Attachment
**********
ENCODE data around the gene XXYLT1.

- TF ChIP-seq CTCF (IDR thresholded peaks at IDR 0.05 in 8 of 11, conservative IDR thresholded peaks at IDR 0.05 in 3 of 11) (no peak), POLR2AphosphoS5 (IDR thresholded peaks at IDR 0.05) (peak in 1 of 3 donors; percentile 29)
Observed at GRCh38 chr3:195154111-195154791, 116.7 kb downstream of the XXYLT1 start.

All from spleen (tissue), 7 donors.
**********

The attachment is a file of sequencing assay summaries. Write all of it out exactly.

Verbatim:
ENCODE data around the gene XXYLT1.

- TF ChIP-seq CTCF (IDR thresholded peaks at IDR 0.05 in 8 of 11, conservative IDR thresholded peaks at IDR 0.05 in 3 of 11) (no peak), POLR2AphosphoS5 (IDR thresholded peaks at IDR 0.05) (peak in 1 of 3 donors; percentile 29)
Observed at GRCh38 chr3:195154111-195154791, 116.7 kb downstream of the XXYLT1 start.

All from spleen (tissue), 7 donors.